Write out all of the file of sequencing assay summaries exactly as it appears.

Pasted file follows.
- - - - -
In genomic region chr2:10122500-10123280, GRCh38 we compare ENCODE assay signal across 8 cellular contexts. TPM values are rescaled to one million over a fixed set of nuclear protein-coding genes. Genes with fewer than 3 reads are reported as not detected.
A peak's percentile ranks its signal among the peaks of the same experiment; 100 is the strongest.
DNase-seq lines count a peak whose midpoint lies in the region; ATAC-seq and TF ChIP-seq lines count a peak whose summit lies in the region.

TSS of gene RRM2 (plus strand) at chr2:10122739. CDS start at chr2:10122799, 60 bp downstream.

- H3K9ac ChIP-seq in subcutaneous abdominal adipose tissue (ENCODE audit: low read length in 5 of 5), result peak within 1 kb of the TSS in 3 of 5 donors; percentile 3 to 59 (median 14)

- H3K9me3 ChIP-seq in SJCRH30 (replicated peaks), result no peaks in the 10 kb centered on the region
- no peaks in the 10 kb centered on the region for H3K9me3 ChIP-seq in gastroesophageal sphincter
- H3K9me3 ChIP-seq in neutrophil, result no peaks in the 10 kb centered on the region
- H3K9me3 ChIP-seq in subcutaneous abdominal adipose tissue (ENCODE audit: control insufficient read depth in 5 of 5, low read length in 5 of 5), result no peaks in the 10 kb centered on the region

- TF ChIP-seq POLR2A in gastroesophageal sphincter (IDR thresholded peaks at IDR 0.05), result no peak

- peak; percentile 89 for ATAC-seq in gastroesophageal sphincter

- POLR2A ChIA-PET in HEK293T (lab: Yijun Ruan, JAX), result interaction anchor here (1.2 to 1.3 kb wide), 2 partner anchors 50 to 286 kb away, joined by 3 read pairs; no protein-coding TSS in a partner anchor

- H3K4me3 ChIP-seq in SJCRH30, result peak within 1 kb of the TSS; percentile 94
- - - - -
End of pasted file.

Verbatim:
In genomic region chr2:10122500-10123280, GRCh38 we compare ENCODE assay signal across 8 cellular contexts. TPM values are rescaled to one million over a fixed set of nuclear protein-coding genes. Genes with fewer than 3 reads are reported as not detected.
A peak's percentile ranks its signal among the peaks of the same experiment; 100 is the strongest.
DNase-seq lines count a peak whose midpoint lies in the region; ATAC-seq and TF ChIP-seq lines count a peak whose summit lies in the region.

TSS of gene RRM2 (plus strand) at chr2:10122739. CDS start at chr2:10122799, 60 bp downstream.

- H3K9ac ChIP-seq in subcutaneous abdominal adipose tissue (ENCODE audit: low read length in 5 of 5), result peak within 1 kb of the TSS in 3 of 5 donors; percentile 3 to 59 (median 14)

- H3K9me3 ChIP-seq in SJCRH30 (replicated peaks), result no peaks in the 10 kb centered on the region
- no peaks in the 10 kb centered on the region for H3K9me3 ChIP-seq in gastroesophageal sphincter
- H3K9me3 ChIP-seq in neutrophil, result no peaks in the 10 kb centered on the region
- H3K9me3 ChIP-seq in subcutaneous abdominal adipose tissue (ENCODE audit: control insufficient read depth in 5 of 5, low read length in 5 of 5), result no peaks in the 10 kb centered on the region

- TF ChIP-seq POLR2A in gastroesophageal sphincter (IDR thresholded peaks at IDR 0.05), result no peak

- peak; percentile 89 for ATAC-seq in gastroesophageal sphincter

- POLR2A ChIA-PET in HEK293T (lab: Yijun Ruan, JAX), result interaction anchor here (1.2 to 1.3 kb wide), 2 partner anchors 50 to 286 kb away, joined by 3 read pairs; no protein-coding TSS in a partner anchor

- H3K4me3 ChIP-seq in SJCRH30, result peak within 1 kb of the TSS; percentile 94